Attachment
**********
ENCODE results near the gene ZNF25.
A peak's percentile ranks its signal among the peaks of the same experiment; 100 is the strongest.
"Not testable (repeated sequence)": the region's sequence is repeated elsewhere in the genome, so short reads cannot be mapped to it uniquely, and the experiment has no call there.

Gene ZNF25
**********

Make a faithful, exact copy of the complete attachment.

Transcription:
ENCODE results near the gene ZNF25.
A peak's percentile ranks its signal among the peaks of the same experiment; 100 is the strongest.
"Not testable (repeated sequence)": the region's sequence is repeated elsewhere in the genome, so short reads cannot be mapped to it uniquely, and the experiment has no call there.

Gene ZNF25